Kuwaiti firm TID will hold on to 24% in niche carmaker
Aston Martin’s top bidders — Indian conglomerate Mahindra and Mahindra and European private equity fund Investindustrial and Toyota, may not have it that easy.
Any deal that fructifies is likely to be smaller than 50 per cent to avoid upsetting the company’s capital structure.
The winning bidder of the luxury automotive major is set to get just 40 per cent equity share and 50 per cent of the voting rights, with the Kuwaiti owner of Aston Martin able to sell only a minority stake in the luxury UK carmaker, officials privy to the deal told Business Line.
Thrills and elegance
The structure of the company ensures that The Investment Dar (TID), the Kuwaiti company that owns half of Aston Martin, will continue to hold on to 24 per cent, officials said.
Aston Martin makes cars that place equal emphasis on high-thrill performance and discreet British elegance. The manufacturer’s line-up is small but highly specialised. The British company is also said to be considering an equity injection.
At its third quarter results announcement on November 28, Aston Martin admitted to bond-holders that it had been talking to investors about an equity injection. “Aston Martin, with the support of its shareholders, confirms that discussions are at an advanced stage to secure a capital increase which will ensure it can deliver its medium and long-term growth plans,” the company said. Though Aston Martin’s Chief Financial Officer Hanno Kirner refused to elaborate at the earnings call, TID, the Kuwait-based financial firm apparently holds the keys. US-based motor giant Ford sold Aston Martin to TID and Adeem Invesment for $767 million in 2007. Last year, TID had checked in with its core group of creditors to restructure about $3.6 billion of debt.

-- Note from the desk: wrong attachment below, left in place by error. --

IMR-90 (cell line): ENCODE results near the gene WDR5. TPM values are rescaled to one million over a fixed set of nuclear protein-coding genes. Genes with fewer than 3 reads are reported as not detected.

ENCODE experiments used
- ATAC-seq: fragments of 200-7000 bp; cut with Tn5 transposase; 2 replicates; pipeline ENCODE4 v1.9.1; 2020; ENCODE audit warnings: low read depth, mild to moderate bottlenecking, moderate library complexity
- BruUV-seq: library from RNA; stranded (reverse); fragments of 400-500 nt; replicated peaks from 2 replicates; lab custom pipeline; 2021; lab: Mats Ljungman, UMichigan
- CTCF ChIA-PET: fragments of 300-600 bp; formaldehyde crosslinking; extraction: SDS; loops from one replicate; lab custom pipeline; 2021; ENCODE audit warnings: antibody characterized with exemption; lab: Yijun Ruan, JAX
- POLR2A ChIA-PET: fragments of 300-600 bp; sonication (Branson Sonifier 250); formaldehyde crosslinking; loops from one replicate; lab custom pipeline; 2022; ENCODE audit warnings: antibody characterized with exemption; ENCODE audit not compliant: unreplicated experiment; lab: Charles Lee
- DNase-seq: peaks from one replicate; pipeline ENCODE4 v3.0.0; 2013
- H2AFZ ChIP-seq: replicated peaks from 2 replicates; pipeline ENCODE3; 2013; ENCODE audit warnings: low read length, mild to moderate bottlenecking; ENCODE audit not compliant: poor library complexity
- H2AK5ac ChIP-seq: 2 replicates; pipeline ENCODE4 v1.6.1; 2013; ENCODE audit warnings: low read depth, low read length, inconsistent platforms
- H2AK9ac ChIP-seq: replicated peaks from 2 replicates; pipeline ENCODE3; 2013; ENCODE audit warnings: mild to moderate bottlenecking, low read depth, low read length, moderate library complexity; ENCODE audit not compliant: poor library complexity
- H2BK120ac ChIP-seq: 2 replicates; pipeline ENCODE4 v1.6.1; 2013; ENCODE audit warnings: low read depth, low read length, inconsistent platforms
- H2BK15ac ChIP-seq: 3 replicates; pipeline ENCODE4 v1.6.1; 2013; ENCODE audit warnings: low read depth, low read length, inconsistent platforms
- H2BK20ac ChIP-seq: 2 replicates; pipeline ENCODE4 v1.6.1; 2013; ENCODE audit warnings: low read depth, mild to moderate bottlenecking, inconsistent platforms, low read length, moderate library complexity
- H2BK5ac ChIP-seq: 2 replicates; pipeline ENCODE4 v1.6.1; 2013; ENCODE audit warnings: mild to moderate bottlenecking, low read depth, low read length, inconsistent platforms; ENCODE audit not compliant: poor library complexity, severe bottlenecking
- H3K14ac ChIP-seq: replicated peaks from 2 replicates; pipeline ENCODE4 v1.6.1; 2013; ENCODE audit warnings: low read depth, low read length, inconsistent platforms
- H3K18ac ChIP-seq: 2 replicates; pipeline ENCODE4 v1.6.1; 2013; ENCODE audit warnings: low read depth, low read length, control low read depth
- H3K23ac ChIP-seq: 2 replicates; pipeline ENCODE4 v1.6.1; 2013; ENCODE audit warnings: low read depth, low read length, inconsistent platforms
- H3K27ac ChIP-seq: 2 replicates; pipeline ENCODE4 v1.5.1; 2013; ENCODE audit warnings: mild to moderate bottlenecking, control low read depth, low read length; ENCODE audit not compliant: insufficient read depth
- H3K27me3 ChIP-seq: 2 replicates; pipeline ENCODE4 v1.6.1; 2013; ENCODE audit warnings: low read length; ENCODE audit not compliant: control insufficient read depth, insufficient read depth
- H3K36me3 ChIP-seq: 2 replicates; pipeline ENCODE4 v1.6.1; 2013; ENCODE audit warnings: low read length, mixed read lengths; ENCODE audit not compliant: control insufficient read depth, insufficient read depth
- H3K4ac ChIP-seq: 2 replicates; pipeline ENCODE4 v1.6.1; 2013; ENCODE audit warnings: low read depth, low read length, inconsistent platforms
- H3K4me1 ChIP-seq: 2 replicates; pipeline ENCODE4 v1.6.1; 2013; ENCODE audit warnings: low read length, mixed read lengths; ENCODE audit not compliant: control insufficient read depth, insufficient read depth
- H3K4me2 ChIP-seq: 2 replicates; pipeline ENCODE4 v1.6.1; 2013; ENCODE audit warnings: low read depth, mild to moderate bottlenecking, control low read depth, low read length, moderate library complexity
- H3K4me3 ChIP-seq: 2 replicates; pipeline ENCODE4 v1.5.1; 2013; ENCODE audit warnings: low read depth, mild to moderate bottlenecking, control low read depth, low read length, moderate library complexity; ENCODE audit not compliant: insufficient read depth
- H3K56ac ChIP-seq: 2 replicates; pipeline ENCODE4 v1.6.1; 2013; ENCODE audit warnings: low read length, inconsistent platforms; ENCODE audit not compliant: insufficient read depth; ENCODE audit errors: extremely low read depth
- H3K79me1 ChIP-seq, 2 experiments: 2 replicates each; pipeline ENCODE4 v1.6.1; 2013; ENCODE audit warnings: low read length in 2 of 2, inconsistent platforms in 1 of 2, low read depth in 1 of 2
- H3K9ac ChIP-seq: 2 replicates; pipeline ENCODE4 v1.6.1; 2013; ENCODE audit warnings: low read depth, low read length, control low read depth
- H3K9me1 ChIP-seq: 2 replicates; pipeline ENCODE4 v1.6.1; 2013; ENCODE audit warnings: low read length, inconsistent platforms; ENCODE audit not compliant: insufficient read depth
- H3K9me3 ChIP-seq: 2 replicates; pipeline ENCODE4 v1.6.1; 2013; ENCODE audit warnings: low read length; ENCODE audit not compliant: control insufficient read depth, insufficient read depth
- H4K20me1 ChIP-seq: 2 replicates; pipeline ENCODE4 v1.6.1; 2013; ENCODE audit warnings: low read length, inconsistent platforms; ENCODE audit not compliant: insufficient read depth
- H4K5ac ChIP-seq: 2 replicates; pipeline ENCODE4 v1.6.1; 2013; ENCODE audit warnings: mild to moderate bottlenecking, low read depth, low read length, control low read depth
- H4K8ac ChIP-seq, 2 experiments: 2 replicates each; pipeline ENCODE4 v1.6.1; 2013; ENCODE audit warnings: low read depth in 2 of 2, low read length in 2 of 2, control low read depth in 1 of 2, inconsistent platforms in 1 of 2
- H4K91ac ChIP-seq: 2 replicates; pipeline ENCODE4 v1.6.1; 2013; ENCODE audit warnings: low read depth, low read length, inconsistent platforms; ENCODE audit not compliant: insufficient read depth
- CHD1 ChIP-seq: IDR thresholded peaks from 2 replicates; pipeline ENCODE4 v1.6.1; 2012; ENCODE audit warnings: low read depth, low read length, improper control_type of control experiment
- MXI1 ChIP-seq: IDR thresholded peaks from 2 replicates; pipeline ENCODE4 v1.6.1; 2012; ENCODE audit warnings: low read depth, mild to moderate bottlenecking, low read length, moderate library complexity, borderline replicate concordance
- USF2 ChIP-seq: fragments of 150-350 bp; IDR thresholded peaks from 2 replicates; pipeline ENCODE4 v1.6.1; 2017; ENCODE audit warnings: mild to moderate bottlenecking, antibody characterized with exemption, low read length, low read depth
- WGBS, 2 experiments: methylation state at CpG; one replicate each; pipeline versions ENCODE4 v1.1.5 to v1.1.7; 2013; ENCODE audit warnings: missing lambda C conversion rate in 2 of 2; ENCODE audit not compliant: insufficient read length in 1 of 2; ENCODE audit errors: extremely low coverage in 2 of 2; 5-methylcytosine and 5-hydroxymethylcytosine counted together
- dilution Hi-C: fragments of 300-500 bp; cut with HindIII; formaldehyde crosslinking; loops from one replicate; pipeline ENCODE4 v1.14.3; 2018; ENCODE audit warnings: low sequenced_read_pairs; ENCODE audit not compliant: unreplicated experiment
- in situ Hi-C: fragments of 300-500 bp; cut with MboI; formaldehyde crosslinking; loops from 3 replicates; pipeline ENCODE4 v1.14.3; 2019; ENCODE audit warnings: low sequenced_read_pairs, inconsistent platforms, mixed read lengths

In the aftermath of the global financial crisis, the company defaulted on debt and had missed paying up a $100-million Islamic bond in May 2009.
Since that time, the company’s restructuring has been stymied by protracted negotiations and legal obstacles. Most of its creditors’ co-ordinating committee resigned last year.
It was around this time that Italian private equity group Investindustrial appeared in the rear-view mirror with its focus firmly fixed on the driver’s seat. With more than €3 billion of assets under management, Investindustrial is Aston Martin's second biggest bidder after M&M.
The company provides global industrial solutions and capital to mid-market companies in Southern Europe.
Earlier this year, it sold Italian motorcycle company Ducati to Audi and has a technology and parts sharing deal with Mercedes-Benz.
Investindustrial’s bid is about $400 million, with the firm confident of its ‘technically superior’ proposal.
Given its partnership with Daimler’s Mercedes, officials said the deal could provide Aston Martin an avenue for engine supply after its agreement with former owner Ford ends next year.